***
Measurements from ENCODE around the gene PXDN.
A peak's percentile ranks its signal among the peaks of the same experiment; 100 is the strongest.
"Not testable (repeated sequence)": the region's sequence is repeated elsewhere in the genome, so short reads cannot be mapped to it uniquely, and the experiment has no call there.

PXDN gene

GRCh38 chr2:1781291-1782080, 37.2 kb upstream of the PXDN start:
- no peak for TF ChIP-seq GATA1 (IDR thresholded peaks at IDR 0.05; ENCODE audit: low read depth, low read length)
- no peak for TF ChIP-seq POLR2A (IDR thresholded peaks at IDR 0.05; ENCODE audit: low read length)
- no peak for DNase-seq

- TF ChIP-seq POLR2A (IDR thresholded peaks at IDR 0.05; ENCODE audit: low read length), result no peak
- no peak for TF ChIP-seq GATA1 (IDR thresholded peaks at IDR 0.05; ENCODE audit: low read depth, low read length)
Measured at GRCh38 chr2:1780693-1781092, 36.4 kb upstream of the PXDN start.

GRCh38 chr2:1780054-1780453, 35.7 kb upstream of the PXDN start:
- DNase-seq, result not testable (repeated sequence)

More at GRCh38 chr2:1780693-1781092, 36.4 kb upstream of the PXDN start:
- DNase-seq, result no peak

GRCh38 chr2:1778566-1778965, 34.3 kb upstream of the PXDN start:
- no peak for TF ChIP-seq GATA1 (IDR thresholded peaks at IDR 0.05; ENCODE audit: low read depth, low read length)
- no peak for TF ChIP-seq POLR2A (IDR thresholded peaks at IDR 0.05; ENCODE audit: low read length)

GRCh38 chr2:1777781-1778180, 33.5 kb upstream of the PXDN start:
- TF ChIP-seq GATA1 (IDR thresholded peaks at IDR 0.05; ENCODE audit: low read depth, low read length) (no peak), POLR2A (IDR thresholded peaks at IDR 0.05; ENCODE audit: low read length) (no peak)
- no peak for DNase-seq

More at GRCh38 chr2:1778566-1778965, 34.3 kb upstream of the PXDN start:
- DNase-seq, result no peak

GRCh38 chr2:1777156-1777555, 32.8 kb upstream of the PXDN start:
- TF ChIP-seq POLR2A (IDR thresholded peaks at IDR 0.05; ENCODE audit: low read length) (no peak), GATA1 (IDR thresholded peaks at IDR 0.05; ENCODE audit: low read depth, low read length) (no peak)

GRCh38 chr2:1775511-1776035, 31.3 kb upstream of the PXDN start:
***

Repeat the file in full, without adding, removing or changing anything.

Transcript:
Measurements from ENCODE around the gene PXDN.
A peak's percentile ranks its signal among the peaks of the same experiment; 100 is the strongest.
"Not testable (repeated sequence)": the region's sequence is repeated elsewhere in the genome, so short reads cannot be mapped to it uniquely, and the experiment has no call there.

PXDN gene

GRCh38 chr2:1781291-1782080, 37.2 kb upstream of the PXDN start:
- no peak for TF ChIP-seq GATA1 (IDR thresholded peaks at IDR 0.05; ENCODE audit: low read depth, low read length)
- no peak for TF ChIP-seq POLR2A (IDR thresholded peaks at IDR 0.05; ENCODE audit: low read length)
- no peak for DNase-seq

- TF ChIP-seq POLR2A (IDR thresholded peaks at IDR 0.05; ENCODE audit: low read length), result no peak
- no peak for TF ChIP-seq GATA1 (IDR thresholded peaks at IDR 0.05; ENCODE audit: low read depth, low read length)
Measured at GRCh38 chr2:1780693-1781092, 36.4 kb upstream of the PXDN start.

GRCh38 chr2:1780054-1780453, 35.7 kb upstream of the PXDN start:
- DNase-seq, result not testable (repeated sequence)

More at GRCh38 chr2:1780693-1781092, 36.4 kb upstream of the PXDN start:
- DNase-seq, result no peak

GRCh38 chr2:1778566-1778965, 34.3 kb upstream of the PXDN start:
- no peak for TF ChIP-seq GATA1 (IDR thresholded peaks at IDR 0.05; ENCODE audit: low read depth, low read length)
- no peak for TF ChIP-seq POLR2A (IDR thresholded peaks at IDR 0.05; ENCODE audit: low read length)

GRCh38 chr2:1777781-1778180, 33.5 kb upstream of the PXDN start:
- TF ChIP-seq GATA1 (IDR thresholded peaks at IDR 0.05; ENCODE audit: low read depth, low read length) (no peak), POLR2A (IDR thresholded peaks at IDR 0.05; ENCODE audit: low read length) (no peak)
- no peak for DNase-seq

More at GRCh38 chr2:1778566-1778965, 34.3 kb upstream of the PXDN start:
- DNase-seq, result no peak

GRCh38 chr2:1777156-1777555, 32.8 kb upstream of the PXDN start:
- TF ChIP-seq POLR2A (IDR thresholded peaks at IDR 0.05; ENCODE audit: low read length) (no peak), GATA1 (IDR thresholded peaks at IDR 0.05; ENCODE audit: low read depth, low read length) (no peak)

GRCh38 chr2:1775511-1776035, 31.3 kb upstream of the PXDN start: